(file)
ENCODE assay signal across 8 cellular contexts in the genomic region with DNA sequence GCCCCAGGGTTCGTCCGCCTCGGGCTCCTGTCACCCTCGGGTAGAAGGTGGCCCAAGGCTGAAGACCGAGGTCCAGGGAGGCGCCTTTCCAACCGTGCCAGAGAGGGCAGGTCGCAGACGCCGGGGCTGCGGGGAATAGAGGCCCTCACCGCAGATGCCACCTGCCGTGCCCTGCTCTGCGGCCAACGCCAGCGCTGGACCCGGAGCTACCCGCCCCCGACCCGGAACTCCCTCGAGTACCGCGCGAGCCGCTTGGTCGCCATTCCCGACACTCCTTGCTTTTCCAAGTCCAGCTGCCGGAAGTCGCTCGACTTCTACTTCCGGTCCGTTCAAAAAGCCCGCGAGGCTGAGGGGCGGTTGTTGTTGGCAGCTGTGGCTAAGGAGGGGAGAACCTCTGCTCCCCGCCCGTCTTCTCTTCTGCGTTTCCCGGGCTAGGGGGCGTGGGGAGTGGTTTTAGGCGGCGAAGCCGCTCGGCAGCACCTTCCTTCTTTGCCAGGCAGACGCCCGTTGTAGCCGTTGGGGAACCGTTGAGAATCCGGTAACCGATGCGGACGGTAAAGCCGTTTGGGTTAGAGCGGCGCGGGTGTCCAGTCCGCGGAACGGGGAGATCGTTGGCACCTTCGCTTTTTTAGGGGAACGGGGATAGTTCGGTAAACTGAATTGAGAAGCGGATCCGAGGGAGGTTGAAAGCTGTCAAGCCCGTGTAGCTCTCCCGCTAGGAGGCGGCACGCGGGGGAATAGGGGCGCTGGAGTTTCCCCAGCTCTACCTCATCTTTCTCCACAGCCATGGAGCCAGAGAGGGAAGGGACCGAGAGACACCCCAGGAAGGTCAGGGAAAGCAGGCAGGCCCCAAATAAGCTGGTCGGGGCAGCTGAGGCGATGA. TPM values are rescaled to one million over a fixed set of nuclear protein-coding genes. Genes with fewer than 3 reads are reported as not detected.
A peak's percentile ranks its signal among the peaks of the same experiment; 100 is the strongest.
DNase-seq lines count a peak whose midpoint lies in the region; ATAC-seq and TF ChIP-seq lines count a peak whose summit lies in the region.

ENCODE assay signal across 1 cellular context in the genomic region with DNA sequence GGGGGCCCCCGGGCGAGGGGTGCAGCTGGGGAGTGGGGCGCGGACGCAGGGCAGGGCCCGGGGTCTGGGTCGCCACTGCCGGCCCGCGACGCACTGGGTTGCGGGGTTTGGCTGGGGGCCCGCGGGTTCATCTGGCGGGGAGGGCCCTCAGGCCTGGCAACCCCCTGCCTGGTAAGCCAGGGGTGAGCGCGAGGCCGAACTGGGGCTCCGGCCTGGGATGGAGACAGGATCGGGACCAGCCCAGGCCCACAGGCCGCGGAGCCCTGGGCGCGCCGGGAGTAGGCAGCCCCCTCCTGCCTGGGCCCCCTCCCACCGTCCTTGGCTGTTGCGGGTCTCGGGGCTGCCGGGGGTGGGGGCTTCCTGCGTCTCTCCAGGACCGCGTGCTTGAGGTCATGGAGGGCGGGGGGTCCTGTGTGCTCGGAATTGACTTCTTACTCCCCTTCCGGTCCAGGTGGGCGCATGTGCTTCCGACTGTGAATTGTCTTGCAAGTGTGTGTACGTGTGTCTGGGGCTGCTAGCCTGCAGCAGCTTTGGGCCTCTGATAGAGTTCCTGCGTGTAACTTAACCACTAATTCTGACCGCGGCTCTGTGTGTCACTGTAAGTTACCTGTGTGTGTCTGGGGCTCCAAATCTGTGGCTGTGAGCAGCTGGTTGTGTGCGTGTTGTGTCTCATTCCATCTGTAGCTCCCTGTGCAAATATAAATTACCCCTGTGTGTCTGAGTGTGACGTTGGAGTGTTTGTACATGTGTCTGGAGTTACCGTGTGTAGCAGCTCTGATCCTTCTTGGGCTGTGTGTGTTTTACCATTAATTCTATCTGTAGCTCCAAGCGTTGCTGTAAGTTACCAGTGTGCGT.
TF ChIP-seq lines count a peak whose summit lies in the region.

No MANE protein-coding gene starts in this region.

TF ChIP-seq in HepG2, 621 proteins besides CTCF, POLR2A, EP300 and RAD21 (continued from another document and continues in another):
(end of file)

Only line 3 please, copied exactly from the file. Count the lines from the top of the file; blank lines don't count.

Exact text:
DNase-seq lines count a peak whose midpoint lies in the region; ATAC-seq and TF ChIP-seq lines count a peak whose summit lies in the region.